Automated image processing could aid crop evals

Credit: Pixabay/CC0 Public Domain

Sunlight allows crops to engage photosynthesis and produce the yields that become food, feed, fiber and fuel.

That light gets captured by leaves. More upright leaves allow to use light more efficiently while casting less shade on neighbors, allowing growers to fit more plants into a field. Leaf angles also change when crops are deprived of water, making them a useful telltale for comparing how genetic lines respond to drought.

Unfortunately, measuring angles is labor-intensive and time-consuming. Though automated systems exist, most work best in chambers that fail to mimic field conditions.

Nebraska's James Schnable and colleagues developed an image-processing framework, Leaf Angle eXtractor, that quantifies leaf angles from time-lapse photography of plants. Experiments with corn and sorghum plants showed that Leaf Angle eXtractor could discern minute-to-minute shifts in individual leaves—even from medium-resolution photos—that corresponded with rolling, wilting and other common signs of water deprivation.

The framework could accelerate and reduce the cost of comparing how genetic lines respond to in greenhouses, along with which varieties of corn and sorghum boast desirable leaf angles. Refining its ability to distinguish among individual plants under field conditions will rank as a future goal, the team said.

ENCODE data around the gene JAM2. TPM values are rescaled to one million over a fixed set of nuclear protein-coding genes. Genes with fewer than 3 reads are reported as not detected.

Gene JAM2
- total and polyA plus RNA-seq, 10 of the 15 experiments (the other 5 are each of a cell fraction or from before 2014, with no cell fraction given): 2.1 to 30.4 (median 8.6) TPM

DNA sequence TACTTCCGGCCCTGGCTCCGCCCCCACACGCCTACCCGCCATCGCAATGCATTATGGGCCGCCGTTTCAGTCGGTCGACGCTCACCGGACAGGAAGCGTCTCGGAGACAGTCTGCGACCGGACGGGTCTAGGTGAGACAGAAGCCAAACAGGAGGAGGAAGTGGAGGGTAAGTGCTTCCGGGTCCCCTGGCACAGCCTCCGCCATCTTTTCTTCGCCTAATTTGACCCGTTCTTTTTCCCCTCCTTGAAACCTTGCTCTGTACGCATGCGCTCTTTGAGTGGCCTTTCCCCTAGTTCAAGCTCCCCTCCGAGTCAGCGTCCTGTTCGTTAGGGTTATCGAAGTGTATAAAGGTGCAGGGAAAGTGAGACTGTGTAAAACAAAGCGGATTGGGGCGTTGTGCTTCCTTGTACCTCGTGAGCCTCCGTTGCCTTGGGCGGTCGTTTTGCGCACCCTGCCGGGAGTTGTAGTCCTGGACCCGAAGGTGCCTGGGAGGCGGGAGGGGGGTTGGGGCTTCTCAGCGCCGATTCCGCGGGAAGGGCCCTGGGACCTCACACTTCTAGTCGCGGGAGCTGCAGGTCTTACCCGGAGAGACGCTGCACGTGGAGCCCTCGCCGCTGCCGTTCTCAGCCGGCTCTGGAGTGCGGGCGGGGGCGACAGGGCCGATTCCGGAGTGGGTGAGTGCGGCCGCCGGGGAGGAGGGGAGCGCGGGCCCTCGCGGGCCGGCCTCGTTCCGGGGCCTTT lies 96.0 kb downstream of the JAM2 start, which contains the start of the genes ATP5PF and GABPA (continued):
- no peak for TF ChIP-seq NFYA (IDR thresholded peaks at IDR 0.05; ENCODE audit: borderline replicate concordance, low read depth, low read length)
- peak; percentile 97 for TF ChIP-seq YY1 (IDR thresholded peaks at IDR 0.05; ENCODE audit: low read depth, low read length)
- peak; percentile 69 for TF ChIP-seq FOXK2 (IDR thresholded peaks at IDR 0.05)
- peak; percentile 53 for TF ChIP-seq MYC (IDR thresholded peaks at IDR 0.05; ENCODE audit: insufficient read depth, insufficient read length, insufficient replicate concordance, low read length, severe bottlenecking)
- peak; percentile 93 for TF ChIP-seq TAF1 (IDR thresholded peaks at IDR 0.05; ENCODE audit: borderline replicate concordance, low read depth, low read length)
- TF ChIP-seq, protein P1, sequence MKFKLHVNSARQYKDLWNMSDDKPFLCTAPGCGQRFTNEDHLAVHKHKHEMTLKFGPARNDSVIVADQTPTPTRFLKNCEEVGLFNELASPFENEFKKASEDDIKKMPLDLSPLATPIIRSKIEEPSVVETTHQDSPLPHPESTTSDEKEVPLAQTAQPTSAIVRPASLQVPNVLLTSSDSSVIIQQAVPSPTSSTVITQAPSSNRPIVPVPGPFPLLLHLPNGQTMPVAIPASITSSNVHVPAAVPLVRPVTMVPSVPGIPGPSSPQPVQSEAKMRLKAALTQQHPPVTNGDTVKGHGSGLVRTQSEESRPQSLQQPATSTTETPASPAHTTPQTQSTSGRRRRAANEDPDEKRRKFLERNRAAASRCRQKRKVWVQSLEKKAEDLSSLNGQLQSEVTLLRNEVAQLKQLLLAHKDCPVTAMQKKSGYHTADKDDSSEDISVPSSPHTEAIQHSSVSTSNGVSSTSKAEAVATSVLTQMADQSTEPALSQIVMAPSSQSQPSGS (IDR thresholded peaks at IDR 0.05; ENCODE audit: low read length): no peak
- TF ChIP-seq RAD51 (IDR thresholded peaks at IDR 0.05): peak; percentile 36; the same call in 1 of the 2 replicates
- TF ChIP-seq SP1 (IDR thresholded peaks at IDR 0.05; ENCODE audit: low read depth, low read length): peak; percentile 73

Automated image processing could aid crop evals
A row of 6-megapixel cameras capturing time-lapse imagery of corn and sorghum at the Greenhouse Innovation Center. Credit: James Schnable

More information: Sunil K. Kenchanmane Raju et al. Leaf Angle eXtractor: A high‐throughput image processing framework for leaf angle measurements in maize and sorghum, Applications in Plant Sciences (2020). DOI: 10.1002/aps3.11385

Journal information: Applications in Plant Sciences

Citation: Automated image processing could aid crop evals (2020, September 29) retrieved 13 April 2024 from
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